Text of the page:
Flat Head/Deformational Plagiocephaly
Baby flat head has become common since the recommendation of the
supine sleeping position to minimize the risk of cot death
Why does baby flat head occur?
The infant skull is soft and pliable to allow birth to occur and
for rapid brain growth. The skull changes shape rapidly as the brain
If the head rests on a flat surface the brain cannot push the
skull out in that direction. It compensates by growing out in areas
not under pressure and this makes the flat spot more pronounced.
Young babies have poor head control. It is easier for them to
rest their heads on the flat spot once it has developed.
Most babies will have a perfectly normal head shape at birth. A
very small number will have some deformation due to intrauterine
constriction against the pelvis or ribs. Twins are at higher risk.
A small number have a tender area following the birth process
and will avoid pressure on that spot. This can occur with Ventouse
suction caps, some instrumentation and a cephalohaematoma.
Some babies have a torticollis or tight neck muscles. Your baby
should be able to freely bring their chin to their shoulder. A tight
neck muscle will prevent the head turning and a flat spot will develop.
Most torticollis cases respond to home physiotherapy.
Are there other causes of unusual head shape?
Early fusion of the skull joints (craniosynostosis) produces very
characteristic shapes depending on the suture involved. It is usually
easy to differentiate from deformational causes.
1. The back of the head is flat, usually on one side but sometimes
2. The ear on the flat side is
pushed further forward than the other ear when viewed from
This ear may also appear more prominent. However both ears
will appear to be the same height when viewed from the front.
3. The forehead on the flat side will gradually also start
to protrude more when viewed from the top.
4. There is a compensatory bulge out the back on the opposite side
of the flat area where the brain continues to grow out. In symmetrically
flat heads this bulge occurs on both sides.
Is baby flat head dangerous?
Skull deformation has no known effects on intellectual development.
This has been looked at in multiple studies. Some ancient cultures
bound heads to change the shape.
Headgear may need to be altered eg padding of bicycle helmets.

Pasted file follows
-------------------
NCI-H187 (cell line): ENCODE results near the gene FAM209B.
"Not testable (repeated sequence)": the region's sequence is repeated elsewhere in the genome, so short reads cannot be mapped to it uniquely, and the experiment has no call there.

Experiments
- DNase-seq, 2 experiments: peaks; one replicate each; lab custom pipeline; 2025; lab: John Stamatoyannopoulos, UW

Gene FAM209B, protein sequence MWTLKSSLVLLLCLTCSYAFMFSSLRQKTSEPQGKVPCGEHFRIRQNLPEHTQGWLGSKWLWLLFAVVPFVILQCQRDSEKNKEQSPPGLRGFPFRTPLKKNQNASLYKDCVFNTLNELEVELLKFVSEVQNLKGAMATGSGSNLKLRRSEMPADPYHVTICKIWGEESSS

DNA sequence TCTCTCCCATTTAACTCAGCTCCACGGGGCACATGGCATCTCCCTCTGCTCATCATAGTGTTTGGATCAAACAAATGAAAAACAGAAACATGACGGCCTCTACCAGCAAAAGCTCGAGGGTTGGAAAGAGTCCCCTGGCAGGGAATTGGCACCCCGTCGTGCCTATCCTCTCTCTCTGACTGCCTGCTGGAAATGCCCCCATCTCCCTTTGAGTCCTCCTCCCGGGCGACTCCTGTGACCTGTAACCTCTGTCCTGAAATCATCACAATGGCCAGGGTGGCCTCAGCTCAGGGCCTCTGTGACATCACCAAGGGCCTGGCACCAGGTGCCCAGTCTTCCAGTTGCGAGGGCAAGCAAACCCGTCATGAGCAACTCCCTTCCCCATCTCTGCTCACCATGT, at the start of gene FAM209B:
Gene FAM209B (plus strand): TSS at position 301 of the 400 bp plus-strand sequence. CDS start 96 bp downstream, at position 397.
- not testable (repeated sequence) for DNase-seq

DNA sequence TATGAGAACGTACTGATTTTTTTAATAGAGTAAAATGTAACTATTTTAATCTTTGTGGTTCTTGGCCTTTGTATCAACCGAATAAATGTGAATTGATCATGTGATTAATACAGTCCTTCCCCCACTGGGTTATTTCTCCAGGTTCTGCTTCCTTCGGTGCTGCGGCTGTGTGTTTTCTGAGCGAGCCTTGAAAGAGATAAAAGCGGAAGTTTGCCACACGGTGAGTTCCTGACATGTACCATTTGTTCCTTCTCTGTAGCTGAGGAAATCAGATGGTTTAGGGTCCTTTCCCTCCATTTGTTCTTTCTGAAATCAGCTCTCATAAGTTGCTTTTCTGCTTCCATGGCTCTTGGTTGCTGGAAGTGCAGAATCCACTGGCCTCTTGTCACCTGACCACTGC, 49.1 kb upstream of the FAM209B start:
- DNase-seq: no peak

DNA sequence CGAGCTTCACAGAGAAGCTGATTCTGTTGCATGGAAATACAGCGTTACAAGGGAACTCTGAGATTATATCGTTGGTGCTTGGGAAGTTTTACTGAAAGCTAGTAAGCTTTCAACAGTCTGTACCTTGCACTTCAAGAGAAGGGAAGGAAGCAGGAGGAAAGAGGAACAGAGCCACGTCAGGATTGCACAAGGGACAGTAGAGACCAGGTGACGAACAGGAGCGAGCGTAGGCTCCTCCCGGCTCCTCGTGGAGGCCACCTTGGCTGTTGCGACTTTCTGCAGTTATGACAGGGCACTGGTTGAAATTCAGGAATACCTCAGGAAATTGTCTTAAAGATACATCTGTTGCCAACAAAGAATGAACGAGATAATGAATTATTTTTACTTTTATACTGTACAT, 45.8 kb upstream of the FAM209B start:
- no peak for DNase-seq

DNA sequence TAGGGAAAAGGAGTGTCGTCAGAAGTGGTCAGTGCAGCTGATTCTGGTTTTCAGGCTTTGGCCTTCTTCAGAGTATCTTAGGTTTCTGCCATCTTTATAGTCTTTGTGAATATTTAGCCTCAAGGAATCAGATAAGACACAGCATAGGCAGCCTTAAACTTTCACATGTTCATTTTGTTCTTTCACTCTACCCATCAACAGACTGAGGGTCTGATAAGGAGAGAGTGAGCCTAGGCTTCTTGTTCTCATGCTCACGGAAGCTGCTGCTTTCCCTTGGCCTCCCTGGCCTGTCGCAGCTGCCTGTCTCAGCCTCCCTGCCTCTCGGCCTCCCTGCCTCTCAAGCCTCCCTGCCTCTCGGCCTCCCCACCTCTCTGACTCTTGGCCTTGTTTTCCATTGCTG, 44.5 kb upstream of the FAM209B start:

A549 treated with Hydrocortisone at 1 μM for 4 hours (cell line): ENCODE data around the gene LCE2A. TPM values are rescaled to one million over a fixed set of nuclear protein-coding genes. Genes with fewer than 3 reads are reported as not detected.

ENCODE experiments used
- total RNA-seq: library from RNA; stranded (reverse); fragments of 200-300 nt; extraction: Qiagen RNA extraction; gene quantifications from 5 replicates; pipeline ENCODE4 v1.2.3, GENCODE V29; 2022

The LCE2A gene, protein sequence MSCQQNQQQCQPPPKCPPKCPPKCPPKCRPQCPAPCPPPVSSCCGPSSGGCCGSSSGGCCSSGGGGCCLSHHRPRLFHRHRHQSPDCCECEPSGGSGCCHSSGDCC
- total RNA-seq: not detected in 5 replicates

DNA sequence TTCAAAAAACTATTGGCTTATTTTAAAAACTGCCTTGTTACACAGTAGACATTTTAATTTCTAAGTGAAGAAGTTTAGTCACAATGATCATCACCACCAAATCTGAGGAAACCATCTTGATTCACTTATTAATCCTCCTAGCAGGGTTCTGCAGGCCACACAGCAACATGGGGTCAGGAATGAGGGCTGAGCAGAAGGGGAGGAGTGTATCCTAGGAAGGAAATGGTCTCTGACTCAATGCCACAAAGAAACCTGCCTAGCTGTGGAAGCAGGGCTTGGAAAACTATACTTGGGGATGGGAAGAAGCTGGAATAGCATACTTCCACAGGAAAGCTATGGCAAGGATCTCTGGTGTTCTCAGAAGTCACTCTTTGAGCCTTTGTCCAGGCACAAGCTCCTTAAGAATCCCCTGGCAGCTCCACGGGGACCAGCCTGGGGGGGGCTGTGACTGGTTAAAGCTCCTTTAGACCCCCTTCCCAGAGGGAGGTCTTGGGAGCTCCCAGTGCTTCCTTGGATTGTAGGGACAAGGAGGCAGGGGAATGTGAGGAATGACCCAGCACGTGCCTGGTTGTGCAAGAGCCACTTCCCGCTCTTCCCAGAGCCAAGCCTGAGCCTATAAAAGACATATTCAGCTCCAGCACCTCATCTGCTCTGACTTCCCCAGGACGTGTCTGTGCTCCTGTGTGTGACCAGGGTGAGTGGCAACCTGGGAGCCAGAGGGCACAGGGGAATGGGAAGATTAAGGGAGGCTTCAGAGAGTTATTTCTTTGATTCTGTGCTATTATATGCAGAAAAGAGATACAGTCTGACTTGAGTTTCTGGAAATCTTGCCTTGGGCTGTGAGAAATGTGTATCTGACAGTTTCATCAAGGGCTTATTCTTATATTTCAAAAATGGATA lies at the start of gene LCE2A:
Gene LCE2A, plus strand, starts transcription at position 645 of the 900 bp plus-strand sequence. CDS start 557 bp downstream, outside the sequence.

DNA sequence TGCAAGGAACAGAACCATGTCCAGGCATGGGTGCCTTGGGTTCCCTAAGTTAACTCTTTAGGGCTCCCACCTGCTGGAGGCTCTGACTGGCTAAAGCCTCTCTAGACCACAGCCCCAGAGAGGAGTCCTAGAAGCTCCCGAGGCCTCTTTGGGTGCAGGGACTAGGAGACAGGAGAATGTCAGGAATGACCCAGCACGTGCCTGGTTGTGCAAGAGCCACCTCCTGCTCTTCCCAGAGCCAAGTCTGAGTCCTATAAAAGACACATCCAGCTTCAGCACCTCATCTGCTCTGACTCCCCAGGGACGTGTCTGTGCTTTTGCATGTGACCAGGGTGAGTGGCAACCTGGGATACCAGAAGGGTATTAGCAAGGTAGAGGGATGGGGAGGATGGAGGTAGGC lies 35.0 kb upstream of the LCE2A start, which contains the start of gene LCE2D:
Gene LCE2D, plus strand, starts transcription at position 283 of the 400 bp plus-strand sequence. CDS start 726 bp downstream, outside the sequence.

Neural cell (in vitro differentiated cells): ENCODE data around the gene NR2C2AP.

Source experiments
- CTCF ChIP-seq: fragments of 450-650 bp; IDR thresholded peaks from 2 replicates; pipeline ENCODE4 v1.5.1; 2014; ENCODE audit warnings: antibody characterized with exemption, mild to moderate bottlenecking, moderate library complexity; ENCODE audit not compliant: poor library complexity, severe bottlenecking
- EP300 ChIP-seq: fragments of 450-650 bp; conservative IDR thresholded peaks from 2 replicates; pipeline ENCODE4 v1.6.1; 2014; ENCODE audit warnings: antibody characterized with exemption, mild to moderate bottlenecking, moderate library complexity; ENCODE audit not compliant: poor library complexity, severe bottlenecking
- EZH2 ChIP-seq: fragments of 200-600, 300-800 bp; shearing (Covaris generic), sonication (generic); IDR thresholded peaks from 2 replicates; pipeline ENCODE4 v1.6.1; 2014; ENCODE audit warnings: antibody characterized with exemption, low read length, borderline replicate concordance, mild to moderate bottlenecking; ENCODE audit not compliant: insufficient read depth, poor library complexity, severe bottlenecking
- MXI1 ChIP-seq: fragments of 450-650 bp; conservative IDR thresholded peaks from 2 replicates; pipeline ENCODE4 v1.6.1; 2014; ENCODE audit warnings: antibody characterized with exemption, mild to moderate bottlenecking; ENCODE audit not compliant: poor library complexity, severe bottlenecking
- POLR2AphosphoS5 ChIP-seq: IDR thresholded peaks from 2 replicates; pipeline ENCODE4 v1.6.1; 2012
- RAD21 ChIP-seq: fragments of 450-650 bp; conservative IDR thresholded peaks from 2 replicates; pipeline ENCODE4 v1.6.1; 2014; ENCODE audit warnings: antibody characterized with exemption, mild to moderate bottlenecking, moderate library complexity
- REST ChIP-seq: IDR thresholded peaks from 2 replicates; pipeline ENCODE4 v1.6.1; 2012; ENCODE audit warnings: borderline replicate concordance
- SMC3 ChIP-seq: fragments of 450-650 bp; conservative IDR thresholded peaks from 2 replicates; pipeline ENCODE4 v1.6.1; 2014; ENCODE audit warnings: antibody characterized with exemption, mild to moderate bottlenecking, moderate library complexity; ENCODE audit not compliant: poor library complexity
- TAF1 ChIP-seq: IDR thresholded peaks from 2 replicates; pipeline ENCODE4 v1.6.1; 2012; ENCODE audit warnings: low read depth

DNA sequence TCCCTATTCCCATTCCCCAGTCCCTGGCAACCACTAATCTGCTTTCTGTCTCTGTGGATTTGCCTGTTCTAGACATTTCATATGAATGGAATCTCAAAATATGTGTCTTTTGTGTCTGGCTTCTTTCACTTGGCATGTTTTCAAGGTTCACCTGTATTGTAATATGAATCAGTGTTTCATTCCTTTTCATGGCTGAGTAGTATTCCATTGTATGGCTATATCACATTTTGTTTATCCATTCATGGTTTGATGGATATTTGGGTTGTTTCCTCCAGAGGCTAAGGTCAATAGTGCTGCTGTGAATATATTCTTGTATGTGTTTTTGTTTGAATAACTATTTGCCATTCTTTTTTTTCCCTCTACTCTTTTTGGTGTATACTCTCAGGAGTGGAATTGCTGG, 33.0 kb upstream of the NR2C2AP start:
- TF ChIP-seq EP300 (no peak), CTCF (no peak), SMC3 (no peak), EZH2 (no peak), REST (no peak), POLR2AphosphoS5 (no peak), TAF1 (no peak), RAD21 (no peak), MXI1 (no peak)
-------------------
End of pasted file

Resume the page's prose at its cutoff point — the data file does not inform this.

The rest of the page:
Severe variations of normal may have psychosocial consequences in
What can I do to improve my babies head shape?
You must keep all weight off the flat area
24 hours a day for up to one year to allow the brain to grow
This will only be successful if your baby is still on the
steep part of the brain growth curve.
However even after 18 months of age some improvement will
How can I keep weight off the flat area?
What works will be different for each child and will change as their
The following suggestions may help.
- ensure they can freely turn their head. Start physio if the
neck is stiff.
- At night time
-Do not put them to sleep with the head on the flat spot. Turn
the head to one side.
-If possible sleep on alternating sides but ensure baby cannot
accidentally role onto their front.
-Turn the cot so the head is turned towards toys and people entering
-Turn a rolled cloth behind their back and another under the opposite
-A Velcro safe-T sleep device can help hold position in younger
-A wedge under the mattress to tilt it to one side.
- Day time
- Try not to leave lying flat on baby mats
- Lots of tummy time to strengthen neck muscles and head control
- Sit more upright in baggies and car seats. The weight of the
head passes through the neck rather than the flat spot.
Is it safe to sleep my child on its side?
Unconscious adults are put on their side in the recovery position
to keep their tongue out of their airway.
This position is safe in children provided they cannot roll onto
their front onto a soft pillow and be unable to roll back to their
side. This depends on the age of the child.
Do helmets have a role?
Helmets are passive devices that keep weight of the flat area. If
parents are keeping all weight off the flat area, there is no advantage
in using a helmet.
Helmets may cause skin irritation and need to need to be regularly
adjusted. Our craniofacial programme does not use helmets but are
relaxed if parents we see wish to use them.
Does surgery have a role?
We operate on 1- 2% of children we see who are severely deformed
and in whom hair growth will not disguise the deformity.
Surgery is only considered after conservative measures have failed
and after approximately 18 months of age when brain growth is slowing.
What are the surgical options?
1. Spring cranioplasty.
Springs can be inserted across the normal lambdoid suture to move
the occipital plate posteriorly
2. Skull remodeling
The skull can be dissembled and reshaped. One procedure is the occipital
swap, swapping to two back halves of the skull. An example of a
case is shown on the media page, "Sophie's
An implant can be put on the outside of the skull beneath the scalp
to disguise the shape. This should only be done in older children.